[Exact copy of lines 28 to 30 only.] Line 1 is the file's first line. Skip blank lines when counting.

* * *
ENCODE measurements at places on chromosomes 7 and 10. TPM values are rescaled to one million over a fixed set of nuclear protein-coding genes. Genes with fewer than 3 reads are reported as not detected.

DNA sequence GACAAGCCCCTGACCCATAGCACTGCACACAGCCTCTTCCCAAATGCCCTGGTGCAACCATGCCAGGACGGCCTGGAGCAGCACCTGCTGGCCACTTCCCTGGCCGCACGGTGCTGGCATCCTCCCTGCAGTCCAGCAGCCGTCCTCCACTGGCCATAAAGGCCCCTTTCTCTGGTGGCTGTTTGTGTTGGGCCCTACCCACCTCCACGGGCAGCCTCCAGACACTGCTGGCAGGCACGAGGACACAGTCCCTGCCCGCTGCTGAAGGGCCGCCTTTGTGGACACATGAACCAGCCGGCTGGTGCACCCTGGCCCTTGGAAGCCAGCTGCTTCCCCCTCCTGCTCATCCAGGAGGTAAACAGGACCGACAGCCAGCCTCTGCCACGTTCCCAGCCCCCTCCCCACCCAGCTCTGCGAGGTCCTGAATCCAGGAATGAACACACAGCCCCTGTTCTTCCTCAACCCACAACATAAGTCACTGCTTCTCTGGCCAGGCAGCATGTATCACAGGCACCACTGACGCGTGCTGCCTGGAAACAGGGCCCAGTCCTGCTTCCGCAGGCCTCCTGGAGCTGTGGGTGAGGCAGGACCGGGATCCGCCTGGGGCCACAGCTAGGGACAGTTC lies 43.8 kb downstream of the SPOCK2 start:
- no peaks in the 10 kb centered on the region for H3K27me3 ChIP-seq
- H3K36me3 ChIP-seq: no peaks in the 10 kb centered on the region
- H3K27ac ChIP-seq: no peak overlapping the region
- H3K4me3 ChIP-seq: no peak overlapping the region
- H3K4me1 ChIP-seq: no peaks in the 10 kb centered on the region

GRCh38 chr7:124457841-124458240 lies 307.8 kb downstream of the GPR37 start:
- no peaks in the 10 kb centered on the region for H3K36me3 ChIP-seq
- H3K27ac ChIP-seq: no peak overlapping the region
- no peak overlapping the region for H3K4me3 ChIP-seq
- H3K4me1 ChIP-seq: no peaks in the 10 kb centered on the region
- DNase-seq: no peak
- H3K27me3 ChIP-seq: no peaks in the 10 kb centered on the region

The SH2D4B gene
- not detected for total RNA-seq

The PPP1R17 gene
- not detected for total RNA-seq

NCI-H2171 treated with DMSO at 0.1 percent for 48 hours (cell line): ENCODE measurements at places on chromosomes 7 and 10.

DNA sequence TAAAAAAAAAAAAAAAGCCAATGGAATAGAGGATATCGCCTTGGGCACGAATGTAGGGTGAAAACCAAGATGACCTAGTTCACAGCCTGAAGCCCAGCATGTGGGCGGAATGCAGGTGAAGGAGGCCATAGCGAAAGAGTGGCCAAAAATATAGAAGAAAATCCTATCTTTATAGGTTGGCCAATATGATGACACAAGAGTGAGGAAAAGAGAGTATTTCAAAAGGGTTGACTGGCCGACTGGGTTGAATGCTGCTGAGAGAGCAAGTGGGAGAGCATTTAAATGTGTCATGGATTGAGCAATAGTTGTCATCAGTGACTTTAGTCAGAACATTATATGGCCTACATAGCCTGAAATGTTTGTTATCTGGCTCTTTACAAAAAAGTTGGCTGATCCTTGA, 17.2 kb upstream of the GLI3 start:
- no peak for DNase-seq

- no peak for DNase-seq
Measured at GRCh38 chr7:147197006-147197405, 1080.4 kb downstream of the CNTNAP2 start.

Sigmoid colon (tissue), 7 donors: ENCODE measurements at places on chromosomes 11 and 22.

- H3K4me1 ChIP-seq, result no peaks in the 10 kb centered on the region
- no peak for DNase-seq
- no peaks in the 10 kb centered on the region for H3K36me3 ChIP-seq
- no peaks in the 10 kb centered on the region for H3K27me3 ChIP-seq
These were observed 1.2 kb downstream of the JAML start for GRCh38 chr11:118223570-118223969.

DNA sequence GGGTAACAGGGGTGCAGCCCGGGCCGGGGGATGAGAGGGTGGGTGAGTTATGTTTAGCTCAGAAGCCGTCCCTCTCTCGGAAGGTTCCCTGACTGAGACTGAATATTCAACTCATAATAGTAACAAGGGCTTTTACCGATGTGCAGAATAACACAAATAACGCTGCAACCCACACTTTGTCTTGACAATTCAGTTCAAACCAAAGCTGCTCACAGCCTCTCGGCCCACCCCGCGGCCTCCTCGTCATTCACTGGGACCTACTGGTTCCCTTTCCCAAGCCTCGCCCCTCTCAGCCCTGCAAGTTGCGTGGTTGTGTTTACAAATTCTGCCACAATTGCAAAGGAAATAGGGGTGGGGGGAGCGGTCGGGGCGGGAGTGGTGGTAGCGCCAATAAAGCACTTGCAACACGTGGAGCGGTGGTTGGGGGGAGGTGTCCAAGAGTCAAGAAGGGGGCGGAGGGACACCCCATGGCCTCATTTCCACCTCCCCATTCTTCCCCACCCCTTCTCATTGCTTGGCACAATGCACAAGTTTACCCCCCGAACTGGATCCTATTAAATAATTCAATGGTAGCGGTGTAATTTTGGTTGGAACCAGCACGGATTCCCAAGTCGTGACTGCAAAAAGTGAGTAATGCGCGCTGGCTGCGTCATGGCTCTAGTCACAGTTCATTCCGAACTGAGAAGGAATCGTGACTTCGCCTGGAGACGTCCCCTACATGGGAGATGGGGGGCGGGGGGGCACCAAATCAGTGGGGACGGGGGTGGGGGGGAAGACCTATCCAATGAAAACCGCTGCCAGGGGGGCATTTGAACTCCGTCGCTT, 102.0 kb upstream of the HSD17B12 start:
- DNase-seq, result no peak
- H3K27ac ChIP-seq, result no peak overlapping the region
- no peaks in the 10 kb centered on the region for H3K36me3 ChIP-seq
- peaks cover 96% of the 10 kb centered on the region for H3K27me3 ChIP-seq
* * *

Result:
- no peaks in the 10 kb centered on the region for H3K27me3 ChIP-seq
These were observed 1.2 kb downstream of the JAML start for GRCh38 chr11:118223570-118223969.

DNA sequence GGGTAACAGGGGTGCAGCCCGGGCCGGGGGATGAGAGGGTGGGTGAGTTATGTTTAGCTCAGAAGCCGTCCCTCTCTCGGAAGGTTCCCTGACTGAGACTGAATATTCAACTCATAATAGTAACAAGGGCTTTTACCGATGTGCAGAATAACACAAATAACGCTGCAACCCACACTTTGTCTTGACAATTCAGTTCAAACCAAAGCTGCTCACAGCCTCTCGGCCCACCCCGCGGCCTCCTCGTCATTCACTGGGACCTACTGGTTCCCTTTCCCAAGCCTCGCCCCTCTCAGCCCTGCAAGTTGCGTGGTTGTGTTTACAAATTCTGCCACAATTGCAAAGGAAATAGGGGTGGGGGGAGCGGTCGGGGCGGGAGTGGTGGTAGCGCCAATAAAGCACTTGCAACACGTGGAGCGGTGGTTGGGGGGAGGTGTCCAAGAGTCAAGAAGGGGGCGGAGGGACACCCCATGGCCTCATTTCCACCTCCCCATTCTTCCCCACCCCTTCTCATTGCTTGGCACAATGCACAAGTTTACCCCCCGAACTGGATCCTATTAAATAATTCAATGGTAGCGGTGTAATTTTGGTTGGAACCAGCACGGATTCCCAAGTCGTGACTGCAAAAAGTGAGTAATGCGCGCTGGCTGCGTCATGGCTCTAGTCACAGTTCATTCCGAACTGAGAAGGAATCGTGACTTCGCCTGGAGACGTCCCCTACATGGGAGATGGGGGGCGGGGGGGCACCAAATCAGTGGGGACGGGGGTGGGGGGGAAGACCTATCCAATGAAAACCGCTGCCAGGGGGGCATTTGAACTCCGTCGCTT, 102.0 kb upstream of the HSD17B12 start: